The U.S. and France are expected to hold talks on the political crisis in Lebanon this week as diplomats said efforts will be exerted to convince Free Patriotic Movement leader Michel Aoun to nominate a consensual presidential candidate.
An Nahar daily said Tuesday that French Ambassador to Lebanon Patrice Paoli was summoned to Paris to set the stage for the consultations between Washington and Paris on the presidential elections deadlock.
Al-Mustaqbal movement leader ex-PM Saad Hariri is expected to meet with U.S. Secretary of State John Kerry this week. Similar talks could be held between Hariri and French Foreign Minister Laurent Fabius, the newspaper said.
Progressive Socialist Party chief Walid Jumblat, who met with Hariri on Friday, is also expected to hold talks with French President Francois Hollande by the end of June.
According to al-Joumhouria, Minister Wael Abou Faour, who is a PSP official, briefed on Monday both Speaker Nabih Berri and Prime Minister Tammam Salam on the results of the Jumblat-Hariri talks.
The adviser of al-Mustaqbal movement’s leader, Nader Hariri, is also expected to meet with March 14 officials to give them details on the meeting that took place in Paris.
Meanwhile, An Nahar quoted diplomats as saying that efforts will be exerted to convince Aoun to give up his candidacy in favor of a compromise candidate.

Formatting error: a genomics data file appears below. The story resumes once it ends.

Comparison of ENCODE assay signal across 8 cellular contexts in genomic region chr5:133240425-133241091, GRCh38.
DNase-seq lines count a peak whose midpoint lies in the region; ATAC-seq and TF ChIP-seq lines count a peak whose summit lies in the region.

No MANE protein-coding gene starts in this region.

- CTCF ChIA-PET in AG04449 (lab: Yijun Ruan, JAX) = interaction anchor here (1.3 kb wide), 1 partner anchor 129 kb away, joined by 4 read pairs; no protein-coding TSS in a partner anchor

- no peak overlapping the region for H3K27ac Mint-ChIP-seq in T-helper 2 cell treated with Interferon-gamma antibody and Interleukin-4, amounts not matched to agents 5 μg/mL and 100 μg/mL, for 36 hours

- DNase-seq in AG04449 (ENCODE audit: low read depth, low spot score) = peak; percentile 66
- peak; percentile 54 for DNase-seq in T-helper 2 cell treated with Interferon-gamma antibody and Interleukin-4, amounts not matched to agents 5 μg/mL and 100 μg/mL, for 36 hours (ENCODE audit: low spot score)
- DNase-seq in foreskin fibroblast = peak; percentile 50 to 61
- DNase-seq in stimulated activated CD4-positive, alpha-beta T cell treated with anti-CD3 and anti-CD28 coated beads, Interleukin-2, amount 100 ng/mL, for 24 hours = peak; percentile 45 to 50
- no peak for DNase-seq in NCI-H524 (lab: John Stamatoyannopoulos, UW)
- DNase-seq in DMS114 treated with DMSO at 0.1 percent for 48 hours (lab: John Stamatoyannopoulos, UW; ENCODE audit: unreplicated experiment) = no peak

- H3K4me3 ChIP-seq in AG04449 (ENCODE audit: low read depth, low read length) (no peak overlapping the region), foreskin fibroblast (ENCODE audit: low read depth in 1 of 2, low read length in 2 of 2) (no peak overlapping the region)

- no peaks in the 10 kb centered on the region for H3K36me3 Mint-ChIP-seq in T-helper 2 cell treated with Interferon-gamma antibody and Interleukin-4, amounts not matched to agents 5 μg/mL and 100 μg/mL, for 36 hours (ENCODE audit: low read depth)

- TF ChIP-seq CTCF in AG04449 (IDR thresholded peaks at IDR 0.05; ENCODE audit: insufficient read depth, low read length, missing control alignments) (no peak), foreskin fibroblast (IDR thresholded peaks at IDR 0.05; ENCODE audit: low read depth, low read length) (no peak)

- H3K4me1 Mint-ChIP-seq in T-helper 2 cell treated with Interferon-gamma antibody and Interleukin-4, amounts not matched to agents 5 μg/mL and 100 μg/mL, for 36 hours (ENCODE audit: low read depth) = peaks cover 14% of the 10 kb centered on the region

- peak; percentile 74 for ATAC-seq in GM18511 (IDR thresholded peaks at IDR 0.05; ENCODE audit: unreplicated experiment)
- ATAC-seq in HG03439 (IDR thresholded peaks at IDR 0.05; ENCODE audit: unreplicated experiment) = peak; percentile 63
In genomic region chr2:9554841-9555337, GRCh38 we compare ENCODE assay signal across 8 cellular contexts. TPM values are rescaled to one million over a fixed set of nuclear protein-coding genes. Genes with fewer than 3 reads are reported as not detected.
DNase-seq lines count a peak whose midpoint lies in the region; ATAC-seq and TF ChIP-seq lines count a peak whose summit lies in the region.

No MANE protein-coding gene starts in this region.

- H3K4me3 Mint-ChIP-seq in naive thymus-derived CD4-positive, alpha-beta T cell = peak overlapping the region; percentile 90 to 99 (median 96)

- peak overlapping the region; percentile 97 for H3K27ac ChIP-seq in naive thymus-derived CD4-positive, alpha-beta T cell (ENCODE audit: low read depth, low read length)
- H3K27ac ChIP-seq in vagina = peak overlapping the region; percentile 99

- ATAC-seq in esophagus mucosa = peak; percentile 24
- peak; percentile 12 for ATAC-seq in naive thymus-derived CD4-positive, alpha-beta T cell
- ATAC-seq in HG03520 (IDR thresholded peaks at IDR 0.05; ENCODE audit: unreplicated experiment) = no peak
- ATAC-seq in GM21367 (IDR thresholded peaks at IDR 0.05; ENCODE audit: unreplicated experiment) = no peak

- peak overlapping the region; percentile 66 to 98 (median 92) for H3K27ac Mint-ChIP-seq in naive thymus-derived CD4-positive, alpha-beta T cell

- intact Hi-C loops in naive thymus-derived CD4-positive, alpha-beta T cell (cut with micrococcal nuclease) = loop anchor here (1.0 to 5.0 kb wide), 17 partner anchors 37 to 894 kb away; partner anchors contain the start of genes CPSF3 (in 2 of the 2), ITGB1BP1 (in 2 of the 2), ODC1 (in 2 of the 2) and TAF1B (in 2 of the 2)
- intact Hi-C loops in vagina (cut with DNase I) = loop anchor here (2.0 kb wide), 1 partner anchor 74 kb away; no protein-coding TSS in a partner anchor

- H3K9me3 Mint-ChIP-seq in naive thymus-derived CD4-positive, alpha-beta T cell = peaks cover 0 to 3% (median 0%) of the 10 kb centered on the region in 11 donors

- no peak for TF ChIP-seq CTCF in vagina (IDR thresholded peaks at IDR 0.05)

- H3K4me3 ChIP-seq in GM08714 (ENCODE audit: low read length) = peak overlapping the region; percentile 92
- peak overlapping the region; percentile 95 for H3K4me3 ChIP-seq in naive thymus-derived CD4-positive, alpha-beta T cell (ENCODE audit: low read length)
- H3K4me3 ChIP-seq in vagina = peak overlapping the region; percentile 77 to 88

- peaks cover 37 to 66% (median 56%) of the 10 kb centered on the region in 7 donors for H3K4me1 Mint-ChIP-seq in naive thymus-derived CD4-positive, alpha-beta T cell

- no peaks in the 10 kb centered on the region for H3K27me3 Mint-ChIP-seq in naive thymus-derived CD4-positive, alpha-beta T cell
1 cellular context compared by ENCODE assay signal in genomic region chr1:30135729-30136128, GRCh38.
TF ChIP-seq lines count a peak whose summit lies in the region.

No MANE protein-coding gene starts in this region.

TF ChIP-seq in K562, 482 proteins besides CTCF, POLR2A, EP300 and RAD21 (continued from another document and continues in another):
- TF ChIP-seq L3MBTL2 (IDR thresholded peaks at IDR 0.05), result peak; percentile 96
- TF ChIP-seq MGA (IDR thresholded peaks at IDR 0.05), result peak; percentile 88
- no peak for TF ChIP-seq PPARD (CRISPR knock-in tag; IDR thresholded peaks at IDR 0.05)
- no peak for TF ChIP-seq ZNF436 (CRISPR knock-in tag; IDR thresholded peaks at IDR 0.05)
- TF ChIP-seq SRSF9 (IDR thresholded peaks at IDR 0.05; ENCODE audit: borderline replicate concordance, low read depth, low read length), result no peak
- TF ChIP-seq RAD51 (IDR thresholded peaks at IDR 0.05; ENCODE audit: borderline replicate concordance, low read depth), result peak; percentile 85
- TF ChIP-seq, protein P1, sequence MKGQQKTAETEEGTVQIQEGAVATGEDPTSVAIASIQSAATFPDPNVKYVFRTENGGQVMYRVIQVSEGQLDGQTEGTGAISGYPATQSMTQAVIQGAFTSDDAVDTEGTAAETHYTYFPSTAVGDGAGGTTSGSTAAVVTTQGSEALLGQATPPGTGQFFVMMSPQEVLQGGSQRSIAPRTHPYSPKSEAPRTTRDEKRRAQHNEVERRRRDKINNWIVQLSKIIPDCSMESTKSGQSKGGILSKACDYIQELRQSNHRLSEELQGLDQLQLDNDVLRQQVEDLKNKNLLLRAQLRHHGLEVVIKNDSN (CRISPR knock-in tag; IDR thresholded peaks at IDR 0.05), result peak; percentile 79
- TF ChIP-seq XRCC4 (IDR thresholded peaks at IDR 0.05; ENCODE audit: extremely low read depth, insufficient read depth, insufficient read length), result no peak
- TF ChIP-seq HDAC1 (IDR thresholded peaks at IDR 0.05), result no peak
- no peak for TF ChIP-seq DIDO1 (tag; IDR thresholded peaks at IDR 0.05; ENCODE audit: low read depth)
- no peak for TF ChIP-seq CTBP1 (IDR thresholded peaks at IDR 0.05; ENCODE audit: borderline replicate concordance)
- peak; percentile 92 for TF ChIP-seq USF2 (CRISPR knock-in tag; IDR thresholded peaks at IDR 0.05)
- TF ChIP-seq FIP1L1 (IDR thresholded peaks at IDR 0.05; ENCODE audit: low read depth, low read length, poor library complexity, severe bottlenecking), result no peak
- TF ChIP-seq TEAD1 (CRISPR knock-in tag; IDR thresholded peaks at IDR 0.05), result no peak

Aoun has refused to announce his candidacy, saying he would run for the country’s top Christian post if there was consensus on him.
The MPs of his Change and Reform bloc along with the majority of the March 8 camp’s lawmakers have boycotted parliamentary sessions aimed at electing a president.
Despite the boycott and the pressure exerted by March 8, the March 14 alliance has backed Aoun’s rival, Lebanese Forces chief Samir Geagea, who was the first to announce his candidacy for the presidency.
Lebanon has been without a president since May 25, when Michel Suleiman’s six-year term expired.
According to An Nahar’s diplomatic sources, the talks with Aoun are aimed at stopping a prolonged vacuum at Baabda Palace amid mounting regional tensions over dramatic events in nearby Iraq, where the al-Qaida splinter group Islamic State of Iraq and the Levant has seized large chunks of territory in the country’s north and west.
There are fears that Lebanon would face the repercussions of the deteriorating security situation in Iraq.